Thousands of people have flooded the streets of Iran's second-largest city to show support for the nation's leadership following a week of protests that sparked unrest throughout the country. The anti-government demonstrations, which began in the city of Mashhad on 28 December, were reportedly due to widespread dissatisfaction with Iran's economic policy, including the high price of basic consumer goods like eggs.
Some Iranians blame reformist President Hassan Rouhani for Iran's woes, saying he's failed to deliver the jobs and foreign investment promised by the 2015 nuclear deal, which relaxed international sanctions. Rouhani's critics have also lambasted his 2018 budget proposal, which calls for additional austerity measures. The president, meanwhile, has pointed the finger toward state-funded religious institutions, alleging that the substantial entitlements they receive have severely hurt Iran's economy.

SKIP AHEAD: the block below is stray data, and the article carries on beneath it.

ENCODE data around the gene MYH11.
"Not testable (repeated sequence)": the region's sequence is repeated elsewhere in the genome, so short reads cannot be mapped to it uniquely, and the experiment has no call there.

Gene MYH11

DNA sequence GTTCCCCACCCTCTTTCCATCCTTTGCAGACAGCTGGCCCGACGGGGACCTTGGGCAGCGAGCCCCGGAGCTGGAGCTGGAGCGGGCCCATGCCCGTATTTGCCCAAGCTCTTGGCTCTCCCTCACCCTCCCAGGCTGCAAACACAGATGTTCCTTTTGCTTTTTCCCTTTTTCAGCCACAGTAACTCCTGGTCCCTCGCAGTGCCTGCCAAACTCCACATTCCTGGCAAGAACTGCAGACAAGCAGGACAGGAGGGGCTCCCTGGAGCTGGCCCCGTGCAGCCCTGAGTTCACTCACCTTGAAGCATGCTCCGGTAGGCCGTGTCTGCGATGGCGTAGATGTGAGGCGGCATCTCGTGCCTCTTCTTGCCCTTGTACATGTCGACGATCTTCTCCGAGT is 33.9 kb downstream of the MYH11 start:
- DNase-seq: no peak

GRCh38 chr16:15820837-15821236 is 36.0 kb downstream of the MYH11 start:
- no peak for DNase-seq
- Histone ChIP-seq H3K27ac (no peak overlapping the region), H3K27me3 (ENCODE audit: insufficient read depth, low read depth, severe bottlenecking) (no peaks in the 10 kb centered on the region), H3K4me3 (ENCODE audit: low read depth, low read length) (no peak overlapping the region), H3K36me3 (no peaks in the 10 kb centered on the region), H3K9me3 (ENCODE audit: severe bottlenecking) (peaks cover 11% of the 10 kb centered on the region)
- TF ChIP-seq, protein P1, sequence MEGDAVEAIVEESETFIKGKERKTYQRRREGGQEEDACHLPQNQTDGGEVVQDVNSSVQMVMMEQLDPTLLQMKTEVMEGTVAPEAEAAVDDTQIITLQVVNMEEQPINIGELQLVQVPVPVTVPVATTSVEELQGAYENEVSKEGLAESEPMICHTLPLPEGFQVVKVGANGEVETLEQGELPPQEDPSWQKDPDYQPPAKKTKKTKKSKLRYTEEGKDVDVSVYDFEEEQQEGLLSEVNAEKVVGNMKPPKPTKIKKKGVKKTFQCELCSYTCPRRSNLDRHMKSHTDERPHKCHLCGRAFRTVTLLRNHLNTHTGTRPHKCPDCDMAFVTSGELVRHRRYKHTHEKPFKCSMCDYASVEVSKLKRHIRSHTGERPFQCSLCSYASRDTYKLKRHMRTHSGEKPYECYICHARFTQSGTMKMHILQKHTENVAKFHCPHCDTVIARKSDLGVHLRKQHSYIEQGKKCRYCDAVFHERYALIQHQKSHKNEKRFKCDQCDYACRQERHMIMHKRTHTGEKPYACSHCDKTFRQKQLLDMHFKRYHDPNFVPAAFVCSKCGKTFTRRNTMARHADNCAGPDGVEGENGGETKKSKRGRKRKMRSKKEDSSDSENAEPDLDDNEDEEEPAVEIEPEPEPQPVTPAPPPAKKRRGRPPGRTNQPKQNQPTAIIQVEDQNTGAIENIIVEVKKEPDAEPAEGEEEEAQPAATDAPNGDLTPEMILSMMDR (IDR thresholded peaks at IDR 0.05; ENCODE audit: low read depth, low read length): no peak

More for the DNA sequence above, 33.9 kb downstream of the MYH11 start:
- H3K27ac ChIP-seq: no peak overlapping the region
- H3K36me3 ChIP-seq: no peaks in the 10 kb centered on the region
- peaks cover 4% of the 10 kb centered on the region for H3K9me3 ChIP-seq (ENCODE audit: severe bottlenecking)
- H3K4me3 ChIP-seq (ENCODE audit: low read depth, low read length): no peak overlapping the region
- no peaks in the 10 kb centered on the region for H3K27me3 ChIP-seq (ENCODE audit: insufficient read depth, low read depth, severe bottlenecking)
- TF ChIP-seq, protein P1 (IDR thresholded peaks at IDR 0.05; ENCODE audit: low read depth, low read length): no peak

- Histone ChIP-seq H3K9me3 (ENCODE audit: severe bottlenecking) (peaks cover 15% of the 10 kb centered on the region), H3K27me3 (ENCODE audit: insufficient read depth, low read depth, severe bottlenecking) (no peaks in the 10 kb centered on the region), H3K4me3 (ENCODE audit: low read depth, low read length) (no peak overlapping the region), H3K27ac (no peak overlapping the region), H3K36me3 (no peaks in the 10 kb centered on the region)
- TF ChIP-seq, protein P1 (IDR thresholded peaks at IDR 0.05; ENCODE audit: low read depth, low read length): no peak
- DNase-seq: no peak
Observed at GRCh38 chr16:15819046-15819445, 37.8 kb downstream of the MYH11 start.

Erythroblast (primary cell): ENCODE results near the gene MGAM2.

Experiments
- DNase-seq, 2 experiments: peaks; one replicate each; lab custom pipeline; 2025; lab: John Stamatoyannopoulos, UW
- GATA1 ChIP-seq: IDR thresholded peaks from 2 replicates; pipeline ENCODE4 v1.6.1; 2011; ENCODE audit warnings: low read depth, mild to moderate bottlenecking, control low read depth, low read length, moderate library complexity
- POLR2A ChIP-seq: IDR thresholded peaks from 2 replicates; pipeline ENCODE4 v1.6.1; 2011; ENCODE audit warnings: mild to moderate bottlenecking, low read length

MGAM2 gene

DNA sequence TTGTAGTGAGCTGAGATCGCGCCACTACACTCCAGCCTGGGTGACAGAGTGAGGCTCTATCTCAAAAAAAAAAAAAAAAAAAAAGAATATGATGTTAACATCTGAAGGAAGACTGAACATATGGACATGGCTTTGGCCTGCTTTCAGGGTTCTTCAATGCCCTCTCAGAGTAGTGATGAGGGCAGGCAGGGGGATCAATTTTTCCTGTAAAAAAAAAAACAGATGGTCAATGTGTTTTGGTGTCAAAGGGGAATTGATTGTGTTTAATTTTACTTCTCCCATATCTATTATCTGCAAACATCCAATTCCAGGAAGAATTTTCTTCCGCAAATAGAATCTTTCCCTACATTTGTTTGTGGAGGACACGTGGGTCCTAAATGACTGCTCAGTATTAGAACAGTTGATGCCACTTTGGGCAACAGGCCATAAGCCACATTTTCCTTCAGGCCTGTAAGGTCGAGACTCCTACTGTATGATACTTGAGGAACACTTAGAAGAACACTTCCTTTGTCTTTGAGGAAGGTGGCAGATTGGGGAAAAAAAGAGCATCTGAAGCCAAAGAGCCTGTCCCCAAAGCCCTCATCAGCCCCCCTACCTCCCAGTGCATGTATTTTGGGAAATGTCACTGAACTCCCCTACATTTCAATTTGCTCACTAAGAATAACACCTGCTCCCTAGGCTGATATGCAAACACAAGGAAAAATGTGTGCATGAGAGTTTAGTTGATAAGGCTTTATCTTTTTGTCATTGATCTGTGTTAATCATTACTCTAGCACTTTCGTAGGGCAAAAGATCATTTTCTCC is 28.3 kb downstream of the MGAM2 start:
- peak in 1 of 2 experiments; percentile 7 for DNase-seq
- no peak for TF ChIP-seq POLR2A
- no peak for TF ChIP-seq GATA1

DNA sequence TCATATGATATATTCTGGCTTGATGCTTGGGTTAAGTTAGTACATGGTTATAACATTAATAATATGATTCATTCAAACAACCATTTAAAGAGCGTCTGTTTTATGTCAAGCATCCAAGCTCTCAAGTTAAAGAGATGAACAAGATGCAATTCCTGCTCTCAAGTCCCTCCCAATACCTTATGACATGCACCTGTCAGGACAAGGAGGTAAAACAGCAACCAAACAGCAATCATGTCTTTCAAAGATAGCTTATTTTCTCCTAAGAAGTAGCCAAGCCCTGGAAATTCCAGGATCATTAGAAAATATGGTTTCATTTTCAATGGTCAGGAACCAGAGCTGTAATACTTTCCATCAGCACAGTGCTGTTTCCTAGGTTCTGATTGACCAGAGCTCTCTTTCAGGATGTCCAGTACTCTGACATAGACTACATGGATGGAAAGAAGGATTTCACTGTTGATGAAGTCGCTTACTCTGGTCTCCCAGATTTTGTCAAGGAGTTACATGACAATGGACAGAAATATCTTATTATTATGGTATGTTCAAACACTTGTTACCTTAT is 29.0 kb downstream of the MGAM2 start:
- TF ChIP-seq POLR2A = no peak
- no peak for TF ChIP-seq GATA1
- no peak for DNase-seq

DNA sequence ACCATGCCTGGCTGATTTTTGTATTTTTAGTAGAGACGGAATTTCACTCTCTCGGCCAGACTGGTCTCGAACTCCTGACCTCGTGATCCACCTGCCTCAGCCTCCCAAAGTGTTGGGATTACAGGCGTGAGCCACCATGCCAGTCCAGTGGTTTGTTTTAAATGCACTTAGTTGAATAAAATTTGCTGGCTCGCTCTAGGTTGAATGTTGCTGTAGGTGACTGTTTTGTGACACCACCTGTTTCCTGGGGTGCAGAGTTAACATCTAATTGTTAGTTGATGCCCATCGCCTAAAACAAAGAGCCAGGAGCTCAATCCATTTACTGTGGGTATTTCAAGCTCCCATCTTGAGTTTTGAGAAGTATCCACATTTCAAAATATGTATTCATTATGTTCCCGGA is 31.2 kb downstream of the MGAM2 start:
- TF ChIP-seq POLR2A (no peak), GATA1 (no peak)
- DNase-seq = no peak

Iranian authorities have accused foreign powers of fomenting the protests, which resulted in hundreds of arrests and the deaths of at least 22 people. Reporting in Tehran, Al Jazeera's Zein Basravi said the subsequent pro-government rallies were intended to show Iran's rivals - both inside and outside the country - that there is considerable support for its political establishment.
So, what is the significance of these protests? How has Iran's government responded to the concerns raised by the people? And what might happen if US President Donald Trump decides on 11 January that he will no longer waive the sanctions contributing to Iran's stagnant economy?
The Stream hosts a panel of Iranian commentators to answer these questions and more.